In one aspect, the invention is a computer-implemented method of generating a set of goals. The method entails receiving user input from a user, the user input including items and an input value associated with each of the items. Individual values are assigned to the items based on the input value. The individual values are then summed to generate a total value. The items are ranked according to the contributions of their respective individual values to the total value. A difference is determined between the total value and a corresponding reference value. The highest-ranked item is identified, the input value that is associated with the highest-ranking item is changed, and the total value and the difference are then recalculated using the changed input value. If a condition is not fulfilled, the item that is next-highest-ranked is identified, its input value is changed, and the total value and the difference are recalculated using the changed input value. A goal is defined based on the changed input value of the items at the time the condition is fulfilled. The condition may be fulfilled, for example, if the difference between the total value and the reference value is less than or equal to a predetermined amount.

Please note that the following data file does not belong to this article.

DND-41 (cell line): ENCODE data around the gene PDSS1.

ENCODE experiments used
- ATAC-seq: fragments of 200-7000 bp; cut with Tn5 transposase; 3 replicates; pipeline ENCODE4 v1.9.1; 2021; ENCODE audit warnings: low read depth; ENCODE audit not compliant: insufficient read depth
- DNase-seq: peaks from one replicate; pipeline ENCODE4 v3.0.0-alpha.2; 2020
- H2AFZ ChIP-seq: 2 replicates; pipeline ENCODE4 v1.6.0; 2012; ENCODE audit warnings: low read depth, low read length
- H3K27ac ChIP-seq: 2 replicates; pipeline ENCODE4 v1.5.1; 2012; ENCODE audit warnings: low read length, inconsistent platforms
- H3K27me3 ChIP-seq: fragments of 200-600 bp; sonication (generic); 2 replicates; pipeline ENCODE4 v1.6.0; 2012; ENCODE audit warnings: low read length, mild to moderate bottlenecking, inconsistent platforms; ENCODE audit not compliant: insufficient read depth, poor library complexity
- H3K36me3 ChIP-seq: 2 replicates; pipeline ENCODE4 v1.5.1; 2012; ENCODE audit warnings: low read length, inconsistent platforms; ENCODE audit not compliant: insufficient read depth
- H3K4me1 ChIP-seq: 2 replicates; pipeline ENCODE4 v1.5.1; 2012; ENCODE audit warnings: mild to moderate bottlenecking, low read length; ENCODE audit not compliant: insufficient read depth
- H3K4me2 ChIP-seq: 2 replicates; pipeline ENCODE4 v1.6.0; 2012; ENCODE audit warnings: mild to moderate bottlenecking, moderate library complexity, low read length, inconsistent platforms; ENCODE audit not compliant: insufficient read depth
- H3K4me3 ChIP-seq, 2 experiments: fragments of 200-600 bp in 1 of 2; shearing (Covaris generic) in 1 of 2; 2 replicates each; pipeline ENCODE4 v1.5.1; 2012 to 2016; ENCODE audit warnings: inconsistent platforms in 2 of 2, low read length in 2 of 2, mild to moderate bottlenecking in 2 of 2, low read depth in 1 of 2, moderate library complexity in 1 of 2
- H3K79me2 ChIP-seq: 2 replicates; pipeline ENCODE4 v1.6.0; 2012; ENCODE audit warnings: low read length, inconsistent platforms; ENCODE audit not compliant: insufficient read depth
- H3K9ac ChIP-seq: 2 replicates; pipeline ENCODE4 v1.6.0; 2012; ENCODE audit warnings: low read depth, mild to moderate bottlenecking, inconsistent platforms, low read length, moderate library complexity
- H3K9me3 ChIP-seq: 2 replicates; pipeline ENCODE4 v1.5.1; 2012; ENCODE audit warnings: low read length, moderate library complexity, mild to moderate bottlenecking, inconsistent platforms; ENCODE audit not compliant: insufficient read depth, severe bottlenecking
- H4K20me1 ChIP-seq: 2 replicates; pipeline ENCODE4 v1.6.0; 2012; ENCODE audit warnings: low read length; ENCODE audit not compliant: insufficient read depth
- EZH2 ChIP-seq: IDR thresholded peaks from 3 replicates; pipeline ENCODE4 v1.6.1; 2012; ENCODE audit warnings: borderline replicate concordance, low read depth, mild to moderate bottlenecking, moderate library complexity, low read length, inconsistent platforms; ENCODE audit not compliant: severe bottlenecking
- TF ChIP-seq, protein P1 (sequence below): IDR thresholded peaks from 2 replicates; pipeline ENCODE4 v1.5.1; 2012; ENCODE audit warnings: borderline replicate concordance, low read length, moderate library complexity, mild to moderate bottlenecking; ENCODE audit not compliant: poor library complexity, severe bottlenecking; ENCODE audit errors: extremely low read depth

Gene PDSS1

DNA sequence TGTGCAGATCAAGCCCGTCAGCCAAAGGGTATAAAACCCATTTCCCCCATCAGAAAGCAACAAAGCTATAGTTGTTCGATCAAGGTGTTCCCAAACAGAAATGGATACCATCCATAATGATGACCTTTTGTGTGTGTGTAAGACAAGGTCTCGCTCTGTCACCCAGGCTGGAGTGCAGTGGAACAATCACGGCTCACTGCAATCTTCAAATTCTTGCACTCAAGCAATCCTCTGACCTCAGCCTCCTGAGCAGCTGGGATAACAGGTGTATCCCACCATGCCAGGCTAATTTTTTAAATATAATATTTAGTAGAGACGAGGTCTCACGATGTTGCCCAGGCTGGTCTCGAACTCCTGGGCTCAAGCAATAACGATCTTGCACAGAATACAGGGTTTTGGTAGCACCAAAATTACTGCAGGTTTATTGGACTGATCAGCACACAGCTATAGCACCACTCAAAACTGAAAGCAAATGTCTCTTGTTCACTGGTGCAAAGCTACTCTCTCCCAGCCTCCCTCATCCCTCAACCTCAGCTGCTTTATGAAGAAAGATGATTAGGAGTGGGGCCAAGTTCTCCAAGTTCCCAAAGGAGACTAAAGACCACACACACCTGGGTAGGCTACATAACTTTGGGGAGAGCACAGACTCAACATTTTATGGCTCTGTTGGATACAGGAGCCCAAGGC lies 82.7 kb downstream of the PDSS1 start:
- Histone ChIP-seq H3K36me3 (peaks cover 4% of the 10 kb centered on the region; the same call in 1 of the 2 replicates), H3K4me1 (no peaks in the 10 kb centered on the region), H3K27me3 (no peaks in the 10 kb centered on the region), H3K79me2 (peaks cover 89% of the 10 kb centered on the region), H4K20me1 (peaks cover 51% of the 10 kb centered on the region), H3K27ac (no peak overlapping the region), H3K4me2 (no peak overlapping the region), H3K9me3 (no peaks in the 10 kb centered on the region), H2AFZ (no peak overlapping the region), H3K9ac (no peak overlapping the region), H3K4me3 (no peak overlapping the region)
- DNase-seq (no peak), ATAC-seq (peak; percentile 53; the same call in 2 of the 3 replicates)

In another aspect, the invention is a computer-implemented method of generating a set of goals for a user. The method entails receiving user input including a plurality of items, assigning an individual value of each item of the user input, generating a base goal and a set of options related to the base goal, wherein the set of options is generated based on the individual value, and receiving a user selection from the set of options to generate a customized goal. For example, the user selection may be received in the form of a drop-down menu choice.

BRIEF DESCRIPTION OF THE DRAWINGS

FIG. 1 depicts an overview of a goal management process in accordance with an embodiment of the invention.